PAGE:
Making sense of your investment performance
What is a rate of return?
A gain or loss on an investment over a specified period, presented as a percentage.
What do the performance numbers on your statement really mean?
Time Weighted Rate of Return (TWR)
The calculation traditionally used by the investment industry that is suitable for comparing your portfolio’s return to a benchmark.
Money Weighted Rate of Return (MWR)
Canadian securities regulators now require that firms provide investors with a money-weighted rate of return, which is suitable for comparing to the rate of return used in long-term wealth projections.
Each method is appropriate for different purposes
Let’s compare the two returns
Time-Weighted Rate of Return
Suitable for determining how well the Portfolio Manager is doing and for comparing performance to a peer, index or benchmark.
Measures the return of a single investment amount or benchmark.
Excludes the impact of deposits and withdrawals.
Found in newspapers and your account statements from some fund companies.
Money-Weighted Rate of Return
Suitable for determining how well your account is performing and comparing to the returns used in long-term wealth projections.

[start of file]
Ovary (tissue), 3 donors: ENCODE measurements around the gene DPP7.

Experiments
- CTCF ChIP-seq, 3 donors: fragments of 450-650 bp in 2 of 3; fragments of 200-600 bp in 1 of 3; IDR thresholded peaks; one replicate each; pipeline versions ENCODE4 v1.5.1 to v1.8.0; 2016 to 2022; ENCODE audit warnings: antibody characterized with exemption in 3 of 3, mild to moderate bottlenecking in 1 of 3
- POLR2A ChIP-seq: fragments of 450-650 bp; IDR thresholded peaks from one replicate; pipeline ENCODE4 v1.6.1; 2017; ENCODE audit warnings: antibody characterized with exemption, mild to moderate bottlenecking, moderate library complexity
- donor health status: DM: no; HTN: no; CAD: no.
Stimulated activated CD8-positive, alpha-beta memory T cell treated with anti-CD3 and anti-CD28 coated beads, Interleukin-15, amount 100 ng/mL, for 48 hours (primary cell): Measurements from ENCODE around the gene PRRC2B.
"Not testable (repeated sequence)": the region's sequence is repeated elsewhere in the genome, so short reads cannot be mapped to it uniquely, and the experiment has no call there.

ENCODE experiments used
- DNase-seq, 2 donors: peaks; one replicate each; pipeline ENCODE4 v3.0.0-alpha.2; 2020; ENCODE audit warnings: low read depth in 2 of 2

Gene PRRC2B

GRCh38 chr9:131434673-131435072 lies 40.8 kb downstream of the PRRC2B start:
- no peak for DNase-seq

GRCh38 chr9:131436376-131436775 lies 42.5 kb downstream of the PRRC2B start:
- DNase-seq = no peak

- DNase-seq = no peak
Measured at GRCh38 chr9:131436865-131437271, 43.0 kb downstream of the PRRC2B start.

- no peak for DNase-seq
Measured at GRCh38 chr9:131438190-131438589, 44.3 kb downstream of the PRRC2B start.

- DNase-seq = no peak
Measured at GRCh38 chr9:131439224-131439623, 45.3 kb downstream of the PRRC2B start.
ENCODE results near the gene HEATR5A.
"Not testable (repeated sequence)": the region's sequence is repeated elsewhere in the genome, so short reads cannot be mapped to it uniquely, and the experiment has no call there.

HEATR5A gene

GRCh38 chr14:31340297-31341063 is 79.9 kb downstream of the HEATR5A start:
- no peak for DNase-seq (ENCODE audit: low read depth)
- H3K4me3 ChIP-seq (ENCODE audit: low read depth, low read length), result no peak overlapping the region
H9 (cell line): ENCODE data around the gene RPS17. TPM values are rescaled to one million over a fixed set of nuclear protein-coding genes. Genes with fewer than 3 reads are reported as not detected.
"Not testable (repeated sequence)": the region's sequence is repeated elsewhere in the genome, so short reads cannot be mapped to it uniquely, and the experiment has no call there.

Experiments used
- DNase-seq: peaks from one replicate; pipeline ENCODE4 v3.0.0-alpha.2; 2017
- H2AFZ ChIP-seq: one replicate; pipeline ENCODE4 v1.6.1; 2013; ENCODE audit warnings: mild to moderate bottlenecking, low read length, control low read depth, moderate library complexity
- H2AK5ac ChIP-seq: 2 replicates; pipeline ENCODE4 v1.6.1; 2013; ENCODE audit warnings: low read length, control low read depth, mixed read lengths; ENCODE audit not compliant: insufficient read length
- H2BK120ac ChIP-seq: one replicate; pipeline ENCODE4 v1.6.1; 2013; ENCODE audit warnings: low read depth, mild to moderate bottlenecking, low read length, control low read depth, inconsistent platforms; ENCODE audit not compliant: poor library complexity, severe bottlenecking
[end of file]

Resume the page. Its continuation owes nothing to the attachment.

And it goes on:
Measures your personal rate of return.
Influenced by the timing and size of your deposits and withdrawals.
By early 2017, you will receive a new annual performance report that reflects your personal rate of return.
Your deposits and withdrawals can have a large impact on your money weighted return.
Investor return examples
The following is an example of the performance of one investment fund and three different investors. See how transactions impacted their money-weighted returns.
Buy Low. Sell High.
Buying more of an investment that has underperformed or selling it after it has outperformed may cause the MWR to be higher than the TWR.
Sarah bought more units at a lower price in March, resulting in better performance on her personal return (MWR) than the investment (TWR).
Buy High. Sell Low.
Buying more of an investment that has performed well or selling when it has underperformed may cause the MWR to be lower than the TWR.
Jonah bought more units at a higher price in June, resulting in a weaker performance on his personal return (MWR) than the investment (TWR).
Buy and Hold.
Buy and hold strategies that eliminate cash flows during the measurement period make the TWR and MWR equal.
Ken held his original unit position, resulting in the same performance on his personal return (MWR) as the investment (TWR).